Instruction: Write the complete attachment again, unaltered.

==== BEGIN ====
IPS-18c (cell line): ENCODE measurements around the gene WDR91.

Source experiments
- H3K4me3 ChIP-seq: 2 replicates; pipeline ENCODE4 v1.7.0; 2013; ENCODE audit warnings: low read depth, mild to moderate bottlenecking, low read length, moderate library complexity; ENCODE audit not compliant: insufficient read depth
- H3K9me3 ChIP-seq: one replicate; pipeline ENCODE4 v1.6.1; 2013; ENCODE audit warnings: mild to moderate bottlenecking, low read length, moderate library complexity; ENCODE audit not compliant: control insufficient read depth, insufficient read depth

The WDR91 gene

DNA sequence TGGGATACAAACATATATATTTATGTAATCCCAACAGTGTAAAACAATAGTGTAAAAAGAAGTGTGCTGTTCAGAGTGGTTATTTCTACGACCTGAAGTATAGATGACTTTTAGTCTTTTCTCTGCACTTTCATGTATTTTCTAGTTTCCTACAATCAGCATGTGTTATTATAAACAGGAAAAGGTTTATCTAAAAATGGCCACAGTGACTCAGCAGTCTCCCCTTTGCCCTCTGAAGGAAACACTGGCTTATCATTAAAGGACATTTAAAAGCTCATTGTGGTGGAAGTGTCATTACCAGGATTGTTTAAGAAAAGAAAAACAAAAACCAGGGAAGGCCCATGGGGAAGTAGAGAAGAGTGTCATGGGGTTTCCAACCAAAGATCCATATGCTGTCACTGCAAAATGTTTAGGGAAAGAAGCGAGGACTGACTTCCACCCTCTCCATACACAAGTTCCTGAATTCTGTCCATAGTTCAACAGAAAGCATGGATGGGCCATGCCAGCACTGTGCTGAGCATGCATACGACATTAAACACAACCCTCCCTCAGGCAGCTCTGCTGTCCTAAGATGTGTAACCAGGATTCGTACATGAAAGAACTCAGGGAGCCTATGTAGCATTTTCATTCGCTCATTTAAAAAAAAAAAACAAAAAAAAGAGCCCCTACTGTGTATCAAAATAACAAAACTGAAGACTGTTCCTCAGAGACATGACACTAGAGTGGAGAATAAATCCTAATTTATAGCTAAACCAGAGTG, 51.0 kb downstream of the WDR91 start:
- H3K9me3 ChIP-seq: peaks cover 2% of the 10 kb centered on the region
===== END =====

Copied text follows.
IPS-18c (cell line): ENCODE measurements around the gene WDR91.

Source experiments
- H3K4me3 ChIP-seq: 2 replicates; pipeline ENCODE4 v1.7.0; 2013; ENCODE audit warnings: low read depth, mild to moderate bottlenecking, low read length, moderate library complexity; ENCODE audit not compliant: insufficient read depth
- H3K9me3 ChIP-seq: one replicate; pipeline ENCODE4 v1.6.1; 2013; ENCODE audit warnings: mild to moderate bottlenecking, low read length, moderate library complexity; ENCODE audit not compliant: control insufficient read depth, insufficient read depth

The WDR91 gene

DNA sequence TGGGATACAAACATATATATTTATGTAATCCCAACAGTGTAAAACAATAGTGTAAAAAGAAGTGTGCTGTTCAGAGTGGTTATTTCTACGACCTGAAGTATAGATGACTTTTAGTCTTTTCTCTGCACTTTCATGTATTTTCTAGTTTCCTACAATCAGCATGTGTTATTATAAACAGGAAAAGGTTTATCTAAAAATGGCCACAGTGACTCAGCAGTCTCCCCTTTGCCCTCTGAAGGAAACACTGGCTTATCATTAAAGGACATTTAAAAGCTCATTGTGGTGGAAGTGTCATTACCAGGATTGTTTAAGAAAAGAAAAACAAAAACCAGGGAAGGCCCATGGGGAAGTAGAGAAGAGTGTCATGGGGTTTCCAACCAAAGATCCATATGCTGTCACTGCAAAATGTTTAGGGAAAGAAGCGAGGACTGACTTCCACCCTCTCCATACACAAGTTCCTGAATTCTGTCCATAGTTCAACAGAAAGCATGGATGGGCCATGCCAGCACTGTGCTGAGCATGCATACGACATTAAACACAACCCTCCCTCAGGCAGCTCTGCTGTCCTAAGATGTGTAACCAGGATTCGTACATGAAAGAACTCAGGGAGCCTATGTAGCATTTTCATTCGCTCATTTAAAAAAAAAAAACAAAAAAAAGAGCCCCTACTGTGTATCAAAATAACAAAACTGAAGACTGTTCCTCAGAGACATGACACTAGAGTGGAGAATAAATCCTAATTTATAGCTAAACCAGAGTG, 51.0 kb downstream of the WDR91 start:
- H3K9me3 ChIP-seq: peaks cover 2% of the 10 kb centered on the region